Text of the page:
Preserving a computer-based artwork can follow a process similar to that used for a traditional artwork, but there are also challenges specific to digital media. Documentation is especially critical, for example, and storage issues are much more complicated. One other point to remember: experts in the field will tell you that the factor most commonly responsible for the failure of digital files is human error. The failure to anticipate future problems, to label files properly, to record necessary information-these are potentially far more damaging than obsolescence or deterioration. Hopefully this planning guide will help you avoid such problems for your collection.
For more information, see the Best Practices section of this website.
Documentation is the process of gathering and organizing information about a work, including its condition, contents, and the actions taken to preserve it.
The first category of information to record is behavior-for example, the way a work is used, how viewers interact with it, and how certain actions cause other actions.
Another critical area of documentation is metadata, or data about data. Metadata is particularly important for computer-based art in that the components of these works are almost never readable by humans and rarely have useful physical labeling. In other words, unlike a film, whose conditions are usually apparent, visual inspection is generally meaningless for the files themselves. And unlike tapes, which often have some useful information on the label, digital files can be easily and quickly transferred from medium to medium, potentially losing any identifying labels.
Metadata can be divided into four general categories: descriptive (describing the content of the work); technical (describing the technical creation of the file and requirements for playing the file); preservation; and administrative (which includes how the work was acquired and rights information).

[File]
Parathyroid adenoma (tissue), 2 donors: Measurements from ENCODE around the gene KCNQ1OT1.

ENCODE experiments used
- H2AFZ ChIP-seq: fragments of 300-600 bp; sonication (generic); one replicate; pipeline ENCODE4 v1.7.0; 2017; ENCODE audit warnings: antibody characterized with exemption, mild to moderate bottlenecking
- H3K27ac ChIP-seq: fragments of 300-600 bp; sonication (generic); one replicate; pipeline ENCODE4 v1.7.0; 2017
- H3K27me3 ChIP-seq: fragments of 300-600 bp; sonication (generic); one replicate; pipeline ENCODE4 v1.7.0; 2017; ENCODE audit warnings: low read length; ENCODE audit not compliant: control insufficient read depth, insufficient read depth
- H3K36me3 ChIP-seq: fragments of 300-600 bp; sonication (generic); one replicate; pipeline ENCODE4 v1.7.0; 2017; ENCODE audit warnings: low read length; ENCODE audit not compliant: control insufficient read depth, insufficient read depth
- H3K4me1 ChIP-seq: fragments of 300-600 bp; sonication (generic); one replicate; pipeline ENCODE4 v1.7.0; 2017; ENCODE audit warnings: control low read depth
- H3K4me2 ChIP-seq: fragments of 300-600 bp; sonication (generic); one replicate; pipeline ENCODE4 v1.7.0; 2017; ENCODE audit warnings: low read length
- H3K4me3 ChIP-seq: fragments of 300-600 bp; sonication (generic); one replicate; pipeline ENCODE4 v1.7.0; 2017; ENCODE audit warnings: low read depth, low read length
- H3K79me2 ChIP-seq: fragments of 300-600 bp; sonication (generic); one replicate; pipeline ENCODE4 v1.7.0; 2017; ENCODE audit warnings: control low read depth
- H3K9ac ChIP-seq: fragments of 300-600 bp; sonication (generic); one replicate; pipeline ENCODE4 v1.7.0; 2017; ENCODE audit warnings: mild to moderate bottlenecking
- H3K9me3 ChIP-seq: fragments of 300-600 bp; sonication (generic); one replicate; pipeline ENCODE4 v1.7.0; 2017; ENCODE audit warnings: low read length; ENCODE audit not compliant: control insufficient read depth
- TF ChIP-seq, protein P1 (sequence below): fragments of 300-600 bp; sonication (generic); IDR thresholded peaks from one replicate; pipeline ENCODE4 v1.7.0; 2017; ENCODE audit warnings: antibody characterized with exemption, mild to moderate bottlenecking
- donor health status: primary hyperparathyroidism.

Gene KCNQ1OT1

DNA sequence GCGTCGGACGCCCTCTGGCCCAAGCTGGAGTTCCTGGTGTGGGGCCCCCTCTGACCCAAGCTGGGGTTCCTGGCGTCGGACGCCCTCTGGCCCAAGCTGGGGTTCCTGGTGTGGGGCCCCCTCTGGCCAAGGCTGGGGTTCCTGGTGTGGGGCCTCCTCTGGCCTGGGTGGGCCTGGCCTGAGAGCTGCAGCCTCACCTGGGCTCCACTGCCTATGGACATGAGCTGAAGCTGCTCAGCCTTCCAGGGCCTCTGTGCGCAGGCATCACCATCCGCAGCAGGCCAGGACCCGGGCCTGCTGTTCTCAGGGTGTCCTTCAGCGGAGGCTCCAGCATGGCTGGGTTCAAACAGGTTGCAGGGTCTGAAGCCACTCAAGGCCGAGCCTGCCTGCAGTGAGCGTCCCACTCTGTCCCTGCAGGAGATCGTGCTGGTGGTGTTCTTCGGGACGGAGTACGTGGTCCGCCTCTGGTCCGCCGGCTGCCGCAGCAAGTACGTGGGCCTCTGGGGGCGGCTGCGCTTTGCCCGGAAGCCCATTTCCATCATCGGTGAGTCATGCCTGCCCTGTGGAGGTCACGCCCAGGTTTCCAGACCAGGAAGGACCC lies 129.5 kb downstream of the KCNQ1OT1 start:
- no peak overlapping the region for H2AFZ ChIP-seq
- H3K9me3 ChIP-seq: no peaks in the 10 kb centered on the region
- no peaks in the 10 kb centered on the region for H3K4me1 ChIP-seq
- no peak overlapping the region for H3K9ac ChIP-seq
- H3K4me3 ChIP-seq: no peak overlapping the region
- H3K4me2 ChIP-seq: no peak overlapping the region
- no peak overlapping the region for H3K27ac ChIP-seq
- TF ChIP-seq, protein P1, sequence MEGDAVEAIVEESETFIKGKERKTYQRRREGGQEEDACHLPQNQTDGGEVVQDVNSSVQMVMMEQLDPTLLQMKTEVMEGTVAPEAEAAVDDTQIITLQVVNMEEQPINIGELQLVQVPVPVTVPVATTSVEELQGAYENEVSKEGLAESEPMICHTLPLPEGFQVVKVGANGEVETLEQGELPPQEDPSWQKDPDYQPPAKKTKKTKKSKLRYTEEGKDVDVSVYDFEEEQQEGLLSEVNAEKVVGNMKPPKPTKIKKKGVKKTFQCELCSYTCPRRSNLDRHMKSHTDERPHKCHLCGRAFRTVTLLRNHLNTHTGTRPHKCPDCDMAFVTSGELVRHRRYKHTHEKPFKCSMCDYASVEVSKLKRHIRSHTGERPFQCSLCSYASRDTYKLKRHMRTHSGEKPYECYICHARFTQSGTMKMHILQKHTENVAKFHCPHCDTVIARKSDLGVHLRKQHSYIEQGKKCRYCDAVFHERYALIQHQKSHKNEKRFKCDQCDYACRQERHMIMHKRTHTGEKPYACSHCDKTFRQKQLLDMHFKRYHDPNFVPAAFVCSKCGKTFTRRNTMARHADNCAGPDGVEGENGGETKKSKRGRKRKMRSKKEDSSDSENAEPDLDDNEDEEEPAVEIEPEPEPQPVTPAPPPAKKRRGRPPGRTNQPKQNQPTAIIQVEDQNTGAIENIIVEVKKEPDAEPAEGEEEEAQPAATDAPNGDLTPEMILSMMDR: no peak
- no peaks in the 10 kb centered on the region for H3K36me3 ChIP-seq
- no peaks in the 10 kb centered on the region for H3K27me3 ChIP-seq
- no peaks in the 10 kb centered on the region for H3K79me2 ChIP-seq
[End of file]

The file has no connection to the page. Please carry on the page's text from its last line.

Inspection is the process of gathering detailed information about a file in preparation for migration to new formats, as well as to check the status of works already preserved, or yet to be preserved. Inspection of digital works has a visual aspect, to be certain-checking a DVD for scratches, for example-but also involves testing the functionality of the work.
Ideally, regular inspections are performed as often as every six months in order to make certain that digital files and the systems and equipment needed to run them are in full operation.
The storage of a computer-based artwork involves the same processes and techniques as any other digital information-and the Best Practices in this field change as rapidly as any other area of computing. In this area, however, rapid changes have a silver lining: as technology advances, the cost of storage decreases. In descending order of cost and desirability, the primary storage options are:
Independent Hard Disks (e.g., RAID-6)
External Hard Drives (High-density disks)
DVD-R or CD-R (archival quality/"gold" discs)
Remember that redundancy-multiple copies in multiple locations-is a critical part of long-term data storage.
The nature of computer-based art means that its preservation requires constant vigilance-and the careful selection of a strategy to ensure the work's long-term viability. There are three primary strategies utilized in digital preservation.
Migration (reformatting and refreshing) is a solution to media obsolescence or deterioration. There are several levels of migration. Maintaining the original integrity and functionality of the work, you can transfer hardware and software to a new operating system or you can transfer an obsolete file format to a new format.
Emulation involves the re-creation of the technical environment required to view an object. This is achieved by maintaining information about the hardware and software requirements so that the system can be reengineered to emulate the original environment in the future.
Encapsulation groups a digital object with all components that are necessary to provide access to that object.
Quality control is necessary for any form of digital preservation in which duplication, migration, or other reformatting is involved. As with inspection, quality control involves thorough testing of a new version of the work. Test the behaviors and functionality of a work against the original. If the original is no longer accessible, test against documentation of the original.
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